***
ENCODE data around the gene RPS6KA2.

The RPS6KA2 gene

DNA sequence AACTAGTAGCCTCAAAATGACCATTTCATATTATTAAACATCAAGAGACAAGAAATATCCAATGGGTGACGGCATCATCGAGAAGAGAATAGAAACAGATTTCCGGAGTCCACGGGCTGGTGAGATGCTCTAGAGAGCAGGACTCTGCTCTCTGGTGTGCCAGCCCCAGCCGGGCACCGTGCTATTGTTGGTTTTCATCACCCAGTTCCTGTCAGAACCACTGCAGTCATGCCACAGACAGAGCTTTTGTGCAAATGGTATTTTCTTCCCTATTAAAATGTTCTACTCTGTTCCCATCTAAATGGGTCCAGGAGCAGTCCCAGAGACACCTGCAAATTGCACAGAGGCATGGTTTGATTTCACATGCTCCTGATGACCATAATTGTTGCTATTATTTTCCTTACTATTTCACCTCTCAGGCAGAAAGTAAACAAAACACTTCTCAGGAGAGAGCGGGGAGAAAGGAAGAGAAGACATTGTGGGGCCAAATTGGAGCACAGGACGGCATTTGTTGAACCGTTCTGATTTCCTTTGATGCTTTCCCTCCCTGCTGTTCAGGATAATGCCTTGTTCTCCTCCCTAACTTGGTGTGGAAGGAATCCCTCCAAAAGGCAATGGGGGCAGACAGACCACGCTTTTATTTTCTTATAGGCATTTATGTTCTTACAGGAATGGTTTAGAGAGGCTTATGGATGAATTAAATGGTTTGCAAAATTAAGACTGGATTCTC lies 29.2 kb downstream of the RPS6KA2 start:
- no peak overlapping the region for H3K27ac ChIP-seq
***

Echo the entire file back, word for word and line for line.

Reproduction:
ENCODE data around the gene RPS6KA2.

The RPS6KA2 gene

DNA sequence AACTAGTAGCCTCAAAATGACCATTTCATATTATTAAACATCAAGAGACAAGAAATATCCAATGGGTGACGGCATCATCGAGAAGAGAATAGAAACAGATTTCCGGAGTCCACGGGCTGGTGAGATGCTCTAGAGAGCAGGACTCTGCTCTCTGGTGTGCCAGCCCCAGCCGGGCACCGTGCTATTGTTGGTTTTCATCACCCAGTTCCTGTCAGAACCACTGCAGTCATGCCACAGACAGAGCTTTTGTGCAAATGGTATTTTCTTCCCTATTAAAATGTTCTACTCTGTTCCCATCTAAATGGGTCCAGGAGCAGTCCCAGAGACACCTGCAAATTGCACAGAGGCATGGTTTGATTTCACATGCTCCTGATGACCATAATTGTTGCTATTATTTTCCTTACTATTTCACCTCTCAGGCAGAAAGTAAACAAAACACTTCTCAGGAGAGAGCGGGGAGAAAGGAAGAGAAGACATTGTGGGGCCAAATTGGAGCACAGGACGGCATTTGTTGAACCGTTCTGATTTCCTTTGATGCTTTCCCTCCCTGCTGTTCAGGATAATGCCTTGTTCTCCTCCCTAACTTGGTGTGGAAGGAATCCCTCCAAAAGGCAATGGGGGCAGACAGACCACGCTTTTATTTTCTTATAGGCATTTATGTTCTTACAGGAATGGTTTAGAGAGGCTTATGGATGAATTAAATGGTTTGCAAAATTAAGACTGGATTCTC lies 29.2 kb downstream of the RPS6KA2 start:
- no peak overlapping the region for H3K27ac ChIP-seq